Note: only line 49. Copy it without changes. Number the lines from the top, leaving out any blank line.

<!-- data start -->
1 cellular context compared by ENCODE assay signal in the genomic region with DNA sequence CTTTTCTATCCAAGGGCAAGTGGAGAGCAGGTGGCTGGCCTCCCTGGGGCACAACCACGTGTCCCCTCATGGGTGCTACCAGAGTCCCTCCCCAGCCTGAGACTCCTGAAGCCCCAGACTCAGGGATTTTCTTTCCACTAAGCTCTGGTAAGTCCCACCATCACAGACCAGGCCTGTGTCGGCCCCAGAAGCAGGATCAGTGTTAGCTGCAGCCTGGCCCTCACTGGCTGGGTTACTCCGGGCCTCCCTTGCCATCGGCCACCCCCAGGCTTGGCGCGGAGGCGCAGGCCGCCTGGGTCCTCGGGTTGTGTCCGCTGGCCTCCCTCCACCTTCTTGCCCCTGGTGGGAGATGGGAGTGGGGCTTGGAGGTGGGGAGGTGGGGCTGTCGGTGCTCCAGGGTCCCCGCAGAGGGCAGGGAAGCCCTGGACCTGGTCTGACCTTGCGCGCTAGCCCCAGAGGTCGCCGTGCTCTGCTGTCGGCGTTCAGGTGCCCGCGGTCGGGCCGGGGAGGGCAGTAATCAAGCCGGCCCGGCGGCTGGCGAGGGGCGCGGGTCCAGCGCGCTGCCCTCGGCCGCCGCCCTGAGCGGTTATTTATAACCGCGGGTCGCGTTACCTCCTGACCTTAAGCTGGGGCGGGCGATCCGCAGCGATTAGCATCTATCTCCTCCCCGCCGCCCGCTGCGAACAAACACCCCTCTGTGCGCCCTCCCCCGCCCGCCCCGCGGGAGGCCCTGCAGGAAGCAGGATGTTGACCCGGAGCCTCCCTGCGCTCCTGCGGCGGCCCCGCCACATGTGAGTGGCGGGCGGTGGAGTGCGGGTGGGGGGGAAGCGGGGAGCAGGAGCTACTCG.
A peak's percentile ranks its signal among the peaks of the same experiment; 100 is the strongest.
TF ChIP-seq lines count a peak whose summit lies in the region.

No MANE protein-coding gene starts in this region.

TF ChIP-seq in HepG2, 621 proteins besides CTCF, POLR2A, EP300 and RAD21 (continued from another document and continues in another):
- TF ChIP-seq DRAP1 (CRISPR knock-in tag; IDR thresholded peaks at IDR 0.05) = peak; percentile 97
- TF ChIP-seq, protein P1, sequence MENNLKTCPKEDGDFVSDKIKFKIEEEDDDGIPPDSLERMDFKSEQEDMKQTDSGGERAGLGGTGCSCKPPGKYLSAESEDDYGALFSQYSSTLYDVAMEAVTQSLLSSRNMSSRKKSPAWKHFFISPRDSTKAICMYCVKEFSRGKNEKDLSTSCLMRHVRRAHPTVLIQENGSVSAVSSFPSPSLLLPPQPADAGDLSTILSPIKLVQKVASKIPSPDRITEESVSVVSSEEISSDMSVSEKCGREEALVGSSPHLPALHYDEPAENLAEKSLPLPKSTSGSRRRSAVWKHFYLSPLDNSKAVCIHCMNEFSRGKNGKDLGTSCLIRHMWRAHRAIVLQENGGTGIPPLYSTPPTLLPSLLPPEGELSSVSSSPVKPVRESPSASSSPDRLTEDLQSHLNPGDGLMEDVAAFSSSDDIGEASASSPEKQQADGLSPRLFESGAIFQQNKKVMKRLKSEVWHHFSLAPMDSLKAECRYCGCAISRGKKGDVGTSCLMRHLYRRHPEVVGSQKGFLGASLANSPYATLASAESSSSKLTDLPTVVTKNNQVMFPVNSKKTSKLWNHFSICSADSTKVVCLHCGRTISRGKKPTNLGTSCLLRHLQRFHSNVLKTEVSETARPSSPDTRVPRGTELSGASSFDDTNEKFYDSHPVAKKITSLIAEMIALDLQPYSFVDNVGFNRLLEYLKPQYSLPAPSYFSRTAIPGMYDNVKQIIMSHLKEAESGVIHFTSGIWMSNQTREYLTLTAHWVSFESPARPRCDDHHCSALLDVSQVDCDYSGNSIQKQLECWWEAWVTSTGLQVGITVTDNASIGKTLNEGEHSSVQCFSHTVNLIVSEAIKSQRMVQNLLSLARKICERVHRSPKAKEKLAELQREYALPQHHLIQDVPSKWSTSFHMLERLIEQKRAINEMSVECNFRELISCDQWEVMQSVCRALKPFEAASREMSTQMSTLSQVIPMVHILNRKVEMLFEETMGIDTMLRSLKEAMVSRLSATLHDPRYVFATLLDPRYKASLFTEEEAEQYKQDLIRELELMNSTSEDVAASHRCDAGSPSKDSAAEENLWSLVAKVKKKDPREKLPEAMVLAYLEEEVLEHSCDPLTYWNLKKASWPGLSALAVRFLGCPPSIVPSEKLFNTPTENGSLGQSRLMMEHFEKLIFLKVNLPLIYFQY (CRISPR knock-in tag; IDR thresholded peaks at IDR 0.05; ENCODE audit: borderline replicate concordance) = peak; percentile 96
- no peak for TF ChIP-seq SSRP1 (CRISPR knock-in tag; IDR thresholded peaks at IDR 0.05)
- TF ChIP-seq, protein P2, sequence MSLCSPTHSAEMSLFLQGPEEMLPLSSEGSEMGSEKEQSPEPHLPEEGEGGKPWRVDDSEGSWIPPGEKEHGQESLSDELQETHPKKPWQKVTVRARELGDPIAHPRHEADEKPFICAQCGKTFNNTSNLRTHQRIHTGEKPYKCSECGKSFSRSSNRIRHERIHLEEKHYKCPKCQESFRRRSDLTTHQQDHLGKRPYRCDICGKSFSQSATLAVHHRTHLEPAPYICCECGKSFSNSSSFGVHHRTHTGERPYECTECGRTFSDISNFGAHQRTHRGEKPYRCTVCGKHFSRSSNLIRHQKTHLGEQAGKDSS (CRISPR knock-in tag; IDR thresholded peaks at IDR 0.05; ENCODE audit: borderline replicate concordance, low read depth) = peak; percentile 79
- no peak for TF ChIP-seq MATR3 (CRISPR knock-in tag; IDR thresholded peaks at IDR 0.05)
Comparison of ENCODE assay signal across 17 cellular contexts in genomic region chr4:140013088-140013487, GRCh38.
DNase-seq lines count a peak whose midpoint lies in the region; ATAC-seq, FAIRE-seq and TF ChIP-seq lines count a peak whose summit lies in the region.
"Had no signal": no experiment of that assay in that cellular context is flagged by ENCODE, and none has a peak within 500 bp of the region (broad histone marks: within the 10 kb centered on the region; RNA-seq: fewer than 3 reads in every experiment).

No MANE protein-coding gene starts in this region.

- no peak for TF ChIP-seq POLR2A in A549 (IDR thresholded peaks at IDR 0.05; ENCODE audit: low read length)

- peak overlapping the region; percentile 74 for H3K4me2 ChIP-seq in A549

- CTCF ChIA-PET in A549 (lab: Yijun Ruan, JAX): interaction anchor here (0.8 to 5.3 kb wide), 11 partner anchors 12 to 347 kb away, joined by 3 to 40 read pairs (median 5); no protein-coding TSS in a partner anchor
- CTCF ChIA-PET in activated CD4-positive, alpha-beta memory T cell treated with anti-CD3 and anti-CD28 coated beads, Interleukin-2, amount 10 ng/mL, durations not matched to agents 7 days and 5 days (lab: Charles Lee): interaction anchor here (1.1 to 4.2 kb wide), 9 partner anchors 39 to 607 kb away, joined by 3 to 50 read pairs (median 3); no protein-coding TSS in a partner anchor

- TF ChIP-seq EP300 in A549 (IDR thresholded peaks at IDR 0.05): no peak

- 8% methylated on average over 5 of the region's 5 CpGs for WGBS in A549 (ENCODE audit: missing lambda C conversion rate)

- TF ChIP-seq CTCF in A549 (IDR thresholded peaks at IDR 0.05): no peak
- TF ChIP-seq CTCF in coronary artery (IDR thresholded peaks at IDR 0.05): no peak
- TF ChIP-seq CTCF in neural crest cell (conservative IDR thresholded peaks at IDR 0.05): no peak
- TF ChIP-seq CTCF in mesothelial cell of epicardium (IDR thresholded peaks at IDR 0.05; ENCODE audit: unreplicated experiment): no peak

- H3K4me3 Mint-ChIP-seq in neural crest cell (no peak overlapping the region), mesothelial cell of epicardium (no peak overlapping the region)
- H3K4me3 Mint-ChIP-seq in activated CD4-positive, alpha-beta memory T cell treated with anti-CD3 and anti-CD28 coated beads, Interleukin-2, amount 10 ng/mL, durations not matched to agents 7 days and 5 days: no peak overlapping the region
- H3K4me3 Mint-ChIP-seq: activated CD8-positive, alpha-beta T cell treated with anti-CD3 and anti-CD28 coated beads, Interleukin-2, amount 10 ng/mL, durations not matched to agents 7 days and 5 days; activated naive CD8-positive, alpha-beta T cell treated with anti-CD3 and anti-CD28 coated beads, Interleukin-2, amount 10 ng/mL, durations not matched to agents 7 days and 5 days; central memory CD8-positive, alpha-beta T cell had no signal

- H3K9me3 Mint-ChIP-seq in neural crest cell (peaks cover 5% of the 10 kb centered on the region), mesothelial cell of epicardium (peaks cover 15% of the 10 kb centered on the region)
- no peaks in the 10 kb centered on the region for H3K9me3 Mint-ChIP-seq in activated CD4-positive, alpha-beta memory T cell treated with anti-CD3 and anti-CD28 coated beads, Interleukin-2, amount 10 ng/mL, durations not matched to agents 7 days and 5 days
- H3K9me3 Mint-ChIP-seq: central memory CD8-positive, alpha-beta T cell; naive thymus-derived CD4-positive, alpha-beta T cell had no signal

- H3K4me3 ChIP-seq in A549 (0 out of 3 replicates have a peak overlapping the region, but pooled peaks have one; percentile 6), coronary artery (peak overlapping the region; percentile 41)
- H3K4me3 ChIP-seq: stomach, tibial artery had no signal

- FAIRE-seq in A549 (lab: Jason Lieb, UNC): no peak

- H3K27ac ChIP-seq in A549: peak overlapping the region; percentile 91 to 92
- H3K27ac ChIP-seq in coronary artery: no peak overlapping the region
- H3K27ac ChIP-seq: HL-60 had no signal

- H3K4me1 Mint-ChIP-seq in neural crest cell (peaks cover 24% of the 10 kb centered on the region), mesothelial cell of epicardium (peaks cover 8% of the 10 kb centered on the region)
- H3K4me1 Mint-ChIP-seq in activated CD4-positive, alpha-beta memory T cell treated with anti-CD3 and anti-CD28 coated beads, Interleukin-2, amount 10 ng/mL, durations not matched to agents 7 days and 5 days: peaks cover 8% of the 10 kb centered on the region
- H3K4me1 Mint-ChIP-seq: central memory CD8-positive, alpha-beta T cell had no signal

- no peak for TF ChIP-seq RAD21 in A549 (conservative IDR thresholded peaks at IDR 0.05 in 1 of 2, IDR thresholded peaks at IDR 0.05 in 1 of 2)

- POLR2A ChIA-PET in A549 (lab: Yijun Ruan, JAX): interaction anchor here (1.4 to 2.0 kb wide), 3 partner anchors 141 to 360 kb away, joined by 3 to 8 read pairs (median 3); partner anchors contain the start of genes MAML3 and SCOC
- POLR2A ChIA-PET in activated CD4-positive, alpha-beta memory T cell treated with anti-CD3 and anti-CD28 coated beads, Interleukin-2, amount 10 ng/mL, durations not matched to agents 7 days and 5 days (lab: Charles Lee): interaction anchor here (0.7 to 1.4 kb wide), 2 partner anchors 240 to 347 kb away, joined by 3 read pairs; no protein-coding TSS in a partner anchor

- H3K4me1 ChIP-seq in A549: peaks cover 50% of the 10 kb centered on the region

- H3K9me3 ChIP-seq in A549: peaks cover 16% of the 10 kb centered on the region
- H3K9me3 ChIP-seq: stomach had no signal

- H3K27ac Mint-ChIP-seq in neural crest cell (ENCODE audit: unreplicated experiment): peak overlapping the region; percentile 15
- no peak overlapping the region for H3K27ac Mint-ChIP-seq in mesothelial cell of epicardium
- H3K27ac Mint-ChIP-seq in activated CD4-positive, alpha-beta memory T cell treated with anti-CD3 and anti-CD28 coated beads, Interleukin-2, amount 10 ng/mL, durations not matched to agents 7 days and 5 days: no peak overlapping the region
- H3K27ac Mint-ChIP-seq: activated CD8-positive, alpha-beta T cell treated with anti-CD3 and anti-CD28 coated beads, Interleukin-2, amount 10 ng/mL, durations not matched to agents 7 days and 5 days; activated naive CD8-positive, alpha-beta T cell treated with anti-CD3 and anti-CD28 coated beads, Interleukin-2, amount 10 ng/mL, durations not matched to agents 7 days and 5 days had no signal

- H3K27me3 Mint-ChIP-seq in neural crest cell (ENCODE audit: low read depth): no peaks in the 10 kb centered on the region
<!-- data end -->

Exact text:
- H3K27ac Mint-ChIP-seq: activated CD8-positive, alpha-beta T cell treated with anti-CD3 and anti-CD28 coated beads, Interleukin-2, amount 10 ng/mL, durations not matched to agents 7 days and 5 days; activated naive CD8-positive, alpha-beta T cell treated with anti-CD3 and anti-CD28 coated beads, Interleukin-2, amount 10 ng/mL, durations not matched to agents 7 days and 5 days had no signal